• In general, the maximal dimension of the coarse aggregate is governed by the limitations of the structure cross-section and reinforcement design.
  • Increasing the aggregate size is usually more economical as it reduces the amount of cement per unit of volume; however, it may affect the workability of the mix. In contrast, reducing the maximal size of the coarse aggregate allows your concrete mix to reach higher strength at an equivalent water-cement ratio.

*The Help icon available on this page proposes different aggregate sizes based on the limitation of Tables 6.3.3 (A1.5.3.3)

Table 6.3.3 - Approximate mixing water and air content requirements for different slumps and nominal maximum sizes of aggregates
Source: Standard Practice for Selecting Proportions for Normal, Heavyweight, and Mass Concrete (ACI 211.1-91)

Step 3: Mixing Water and Air Content

Now you get the first estimation of the amount of water required to obtain the appropriate workability for your mix, based on the slump flow and aggregate size.

  • The Concrete Hub app also suggests the amount of entrapped air required for non-air-entrained or air-entrained concrete.
  • The entrapped air is an important parameter when the concrete structure is exposed to freezing or de-icing salts. In such conditions, increased air content will increase concrete durability because it allows the water to expand in the entrapped air when it freezes. This reduces the internal pressure caused by the formation of ice.
  • The Help menu in this step automatically calculates the water weight and the amount of entrapped air required based on the recommended values of ACI committee Tables 6.3.3/ A1.5.3.3.
Air-Entrained Concrete - Concrete Mix Design
Air-Entrained Concrete, Photo credit: Portland Cement Association (PCA)

Step 4: Concrete Strength and Water/Cement Ratio

The water/cement ratio is the most important parameter of the concrete mix design; it governs the strength, durability, and workability of the concrete mix. Here, you will need to enter the required compressive strength and associated water/cement ratio.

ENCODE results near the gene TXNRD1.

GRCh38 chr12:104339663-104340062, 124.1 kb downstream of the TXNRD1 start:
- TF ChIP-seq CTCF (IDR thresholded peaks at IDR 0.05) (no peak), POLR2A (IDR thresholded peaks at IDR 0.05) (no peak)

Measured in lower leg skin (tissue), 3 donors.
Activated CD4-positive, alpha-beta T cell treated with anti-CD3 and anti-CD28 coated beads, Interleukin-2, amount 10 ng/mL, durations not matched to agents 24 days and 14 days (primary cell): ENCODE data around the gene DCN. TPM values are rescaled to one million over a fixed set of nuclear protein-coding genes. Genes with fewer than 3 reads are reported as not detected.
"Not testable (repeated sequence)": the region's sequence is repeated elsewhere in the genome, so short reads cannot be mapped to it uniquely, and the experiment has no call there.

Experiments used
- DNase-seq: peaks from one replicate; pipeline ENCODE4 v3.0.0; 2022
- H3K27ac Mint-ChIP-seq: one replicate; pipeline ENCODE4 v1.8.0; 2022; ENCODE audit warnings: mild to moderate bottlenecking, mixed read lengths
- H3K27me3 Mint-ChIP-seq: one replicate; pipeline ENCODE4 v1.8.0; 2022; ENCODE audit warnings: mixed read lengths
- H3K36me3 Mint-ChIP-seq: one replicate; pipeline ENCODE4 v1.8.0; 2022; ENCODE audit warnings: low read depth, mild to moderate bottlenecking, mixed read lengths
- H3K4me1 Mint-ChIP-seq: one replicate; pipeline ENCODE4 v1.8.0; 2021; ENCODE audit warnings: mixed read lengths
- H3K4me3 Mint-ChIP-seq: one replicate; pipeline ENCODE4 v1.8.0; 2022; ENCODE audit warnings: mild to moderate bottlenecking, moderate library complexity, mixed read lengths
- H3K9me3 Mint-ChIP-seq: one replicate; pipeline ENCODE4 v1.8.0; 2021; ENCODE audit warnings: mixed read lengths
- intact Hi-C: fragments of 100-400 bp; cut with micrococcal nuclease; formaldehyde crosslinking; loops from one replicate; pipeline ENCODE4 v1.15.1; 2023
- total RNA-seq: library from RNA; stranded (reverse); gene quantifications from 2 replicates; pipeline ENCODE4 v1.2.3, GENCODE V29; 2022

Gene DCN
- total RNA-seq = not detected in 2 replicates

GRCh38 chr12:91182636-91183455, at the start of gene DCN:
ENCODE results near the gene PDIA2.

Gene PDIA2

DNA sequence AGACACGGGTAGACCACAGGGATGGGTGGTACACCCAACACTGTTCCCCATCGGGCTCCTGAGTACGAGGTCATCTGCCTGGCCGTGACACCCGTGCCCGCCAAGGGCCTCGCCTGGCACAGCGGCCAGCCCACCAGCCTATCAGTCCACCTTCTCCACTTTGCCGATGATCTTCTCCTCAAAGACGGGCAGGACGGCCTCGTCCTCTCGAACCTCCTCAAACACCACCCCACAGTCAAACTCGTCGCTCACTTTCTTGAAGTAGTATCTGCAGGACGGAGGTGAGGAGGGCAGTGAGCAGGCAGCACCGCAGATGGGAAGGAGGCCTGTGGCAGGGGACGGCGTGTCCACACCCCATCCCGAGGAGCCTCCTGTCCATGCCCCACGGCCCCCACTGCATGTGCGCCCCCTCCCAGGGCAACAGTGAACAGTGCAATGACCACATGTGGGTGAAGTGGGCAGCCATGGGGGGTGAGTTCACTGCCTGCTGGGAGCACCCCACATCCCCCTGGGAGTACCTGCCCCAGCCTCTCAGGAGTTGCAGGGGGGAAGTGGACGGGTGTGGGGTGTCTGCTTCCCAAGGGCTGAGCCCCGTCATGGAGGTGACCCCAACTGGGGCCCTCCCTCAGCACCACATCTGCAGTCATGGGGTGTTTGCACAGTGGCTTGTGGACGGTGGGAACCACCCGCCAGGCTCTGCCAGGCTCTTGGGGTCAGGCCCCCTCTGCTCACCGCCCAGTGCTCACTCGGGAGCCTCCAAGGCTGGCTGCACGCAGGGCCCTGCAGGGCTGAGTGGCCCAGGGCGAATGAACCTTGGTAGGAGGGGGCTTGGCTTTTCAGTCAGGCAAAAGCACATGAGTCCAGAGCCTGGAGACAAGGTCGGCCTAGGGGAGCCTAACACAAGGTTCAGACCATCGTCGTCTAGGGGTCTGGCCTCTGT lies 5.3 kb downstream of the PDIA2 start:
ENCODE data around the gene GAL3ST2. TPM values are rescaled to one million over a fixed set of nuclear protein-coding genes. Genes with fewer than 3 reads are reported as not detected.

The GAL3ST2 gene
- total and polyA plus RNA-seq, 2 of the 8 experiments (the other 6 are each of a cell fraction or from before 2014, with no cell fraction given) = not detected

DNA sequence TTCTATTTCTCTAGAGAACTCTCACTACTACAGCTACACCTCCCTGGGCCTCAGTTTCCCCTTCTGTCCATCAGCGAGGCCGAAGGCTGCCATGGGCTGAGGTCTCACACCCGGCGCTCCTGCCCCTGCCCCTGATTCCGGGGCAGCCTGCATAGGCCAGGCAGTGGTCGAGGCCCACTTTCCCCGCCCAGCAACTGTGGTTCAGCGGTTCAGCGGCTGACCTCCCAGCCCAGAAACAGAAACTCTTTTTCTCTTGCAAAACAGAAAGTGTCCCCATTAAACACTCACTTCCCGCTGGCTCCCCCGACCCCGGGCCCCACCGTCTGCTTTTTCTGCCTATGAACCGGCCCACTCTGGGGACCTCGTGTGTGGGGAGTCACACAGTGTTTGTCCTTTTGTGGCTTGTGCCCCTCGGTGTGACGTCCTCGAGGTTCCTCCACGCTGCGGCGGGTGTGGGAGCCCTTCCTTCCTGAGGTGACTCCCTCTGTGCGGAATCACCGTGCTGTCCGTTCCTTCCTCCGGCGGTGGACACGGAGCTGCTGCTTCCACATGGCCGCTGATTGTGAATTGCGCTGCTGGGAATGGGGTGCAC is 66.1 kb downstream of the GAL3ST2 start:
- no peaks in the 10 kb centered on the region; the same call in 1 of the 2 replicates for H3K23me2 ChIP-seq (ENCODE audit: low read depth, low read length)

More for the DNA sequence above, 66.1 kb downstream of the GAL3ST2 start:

• For example, reducing the water/cement ratio will increase the strength of the concrete and provide better durability. However, decreasing the water/cement ratio can also significantly reduce the workability of the concrete. In these cases, one possible solution is adding water reducer to the mix (see Step 7).
  • Using the Help option, you can select the desired compressive strength and receive the corresponding water/cement ratio, calculated based on Table 6.3.4(a) A1.5.3.4(a)). In addition, you will receive guidelines for the maximum permissible water/cement ratio based on the structure exposition (Table 6.3.4(b)/ A1.5.3.4(b)).
  • Using your input data, the app will calculate the amount of cement required. Note that the amount of cement can be reduced by introducing pozzolanic materials to the mix.
Table 6.3.4(a) - Relationship between water-cement or water-cementitious materials ratio and compressive strength of concrete
Source: Standard Practice for Selecting Proportions for Normal, Heavyweight, and Mass Concrete (ACI 211.1-91)
Table 6.3.4(b) - Maximum permissible water-cement or water-cementitious materials ratios for concrete In severe exposures*
Source: Standard Practice for Selecting Proportions for Normal, Heavyweight, and Mass Concrete (ACI 211.1-91)

Step 4.1: Pozzolanic Materials

Dry Fly Ash Powder - Concrete Mix Design
Fly Ash. Photo Credit: IndiaMart
  • This step also gives you the option of including pozzolanic materials such as fly ash, silica fumes, or slag in the mix.
  • Using pozzolanic material to replace a portion of the cement is more ecological and economical. Typically, it slows down the curing mechanism and provides enhanced properties to the concrete.